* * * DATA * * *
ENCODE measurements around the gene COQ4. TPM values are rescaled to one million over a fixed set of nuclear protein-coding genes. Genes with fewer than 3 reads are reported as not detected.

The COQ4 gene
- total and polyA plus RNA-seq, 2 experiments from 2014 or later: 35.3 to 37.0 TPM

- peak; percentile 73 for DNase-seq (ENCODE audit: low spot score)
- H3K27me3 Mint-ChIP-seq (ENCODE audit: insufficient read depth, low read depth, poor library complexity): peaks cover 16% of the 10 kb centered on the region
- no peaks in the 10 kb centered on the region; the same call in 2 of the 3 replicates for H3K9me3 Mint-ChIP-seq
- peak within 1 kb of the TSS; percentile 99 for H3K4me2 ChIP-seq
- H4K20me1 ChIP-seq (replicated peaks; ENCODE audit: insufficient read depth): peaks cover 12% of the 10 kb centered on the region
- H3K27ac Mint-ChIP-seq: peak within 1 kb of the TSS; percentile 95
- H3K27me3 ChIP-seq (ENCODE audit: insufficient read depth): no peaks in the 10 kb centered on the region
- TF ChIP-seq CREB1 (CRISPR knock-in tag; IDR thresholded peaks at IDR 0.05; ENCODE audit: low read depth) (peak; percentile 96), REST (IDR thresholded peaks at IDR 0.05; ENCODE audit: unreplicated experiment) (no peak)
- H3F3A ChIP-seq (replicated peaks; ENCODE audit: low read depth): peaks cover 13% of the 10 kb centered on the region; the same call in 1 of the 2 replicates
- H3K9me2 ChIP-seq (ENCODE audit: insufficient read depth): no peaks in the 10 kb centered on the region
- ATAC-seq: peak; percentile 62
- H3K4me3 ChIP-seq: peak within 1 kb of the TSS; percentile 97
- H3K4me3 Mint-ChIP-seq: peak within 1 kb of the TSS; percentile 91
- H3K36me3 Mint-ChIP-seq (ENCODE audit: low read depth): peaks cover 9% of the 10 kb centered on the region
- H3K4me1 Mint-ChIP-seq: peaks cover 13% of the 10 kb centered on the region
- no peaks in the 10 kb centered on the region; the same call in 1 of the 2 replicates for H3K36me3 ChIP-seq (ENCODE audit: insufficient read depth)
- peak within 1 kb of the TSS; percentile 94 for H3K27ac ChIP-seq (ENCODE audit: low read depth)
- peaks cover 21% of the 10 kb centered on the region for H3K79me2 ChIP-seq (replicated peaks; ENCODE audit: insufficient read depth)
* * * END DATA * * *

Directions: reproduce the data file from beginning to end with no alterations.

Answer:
ENCODE measurements around the gene COQ4. TPM values are rescaled to one million over a fixed set of nuclear protein-coding genes. Genes with fewer than 3 reads are reported as not detected.

The COQ4 gene
- total and polyA plus RNA-seq, 2 experiments from 2014 or later: 35.3 to 37.0 TPM

- peak; percentile 73 for DNase-seq (ENCODE audit: low spot score)
- H3K27me3 Mint-ChIP-seq (ENCODE audit: insufficient read depth, low read depth, poor library complexity): peaks cover 16% of the 10 kb centered on the region
- no peaks in the 10 kb centered on the region; the same call in 2 of the 3 replicates for H3K9me3 Mint-ChIP-seq
- peak within 1 kb of the TSS; percentile 99 for H3K4me2 ChIP-seq
- H4K20me1 ChIP-seq (replicated peaks; ENCODE audit: insufficient read depth): peaks cover 12% of the 10 kb centered on the region
- H3K27ac Mint-ChIP-seq: peak within 1 kb of the TSS; percentile 95
- H3K27me3 ChIP-seq (ENCODE audit: insufficient read depth): no peaks in the 10 kb centered on the region
- TF ChIP-seq CREB1 (CRISPR knock-in tag; IDR thresholded peaks at IDR 0.05; ENCODE audit: low read depth) (peak; percentile 96), REST (IDR thresholded peaks at IDR 0.05; ENCODE audit: unreplicated experiment) (no peak)
- H3F3A ChIP-seq (replicated peaks; ENCODE audit: low read depth): peaks cover 13% of the 10 kb centered on the region; the same call in 1 of the 2 replicates
- H3K9me2 ChIP-seq (ENCODE audit: insufficient read depth): no peaks in the 10 kb centered on the region
- ATAC-seq: peak; percentile 62
- H3K4me3 ChIP-seq: peak within 1 kb of the TSS; percentile 97
- H3K4me3 Mint-ChIP-seq: peak within 1 kb of the TSS; percentile 91
- H3K36me3 Mint-ChIP-seq (ENCODE audit: low read depth): peaks cover 9% of the 10 kb centered on the region
- H3K4me1 Mint-ChIP-seq: peaks cover 13% of the 10 kb centered on the region
- no peaks in the 10 kb centered on the region; the same call in 1 of the 2 replicates for H3K36me3 ChIP-seq (ENCODE audit: insufficient read depth)
- peak within 1 kb of the TSS; percentile 94 for H3K27ac ChIP-seq (ENCODE audit: low read depth)
- peaks cover 21% of the 10 kb centered on the region for H3K79me2 ChIP-seq (replicated peaks; ENCODE audit: insufficient read depth)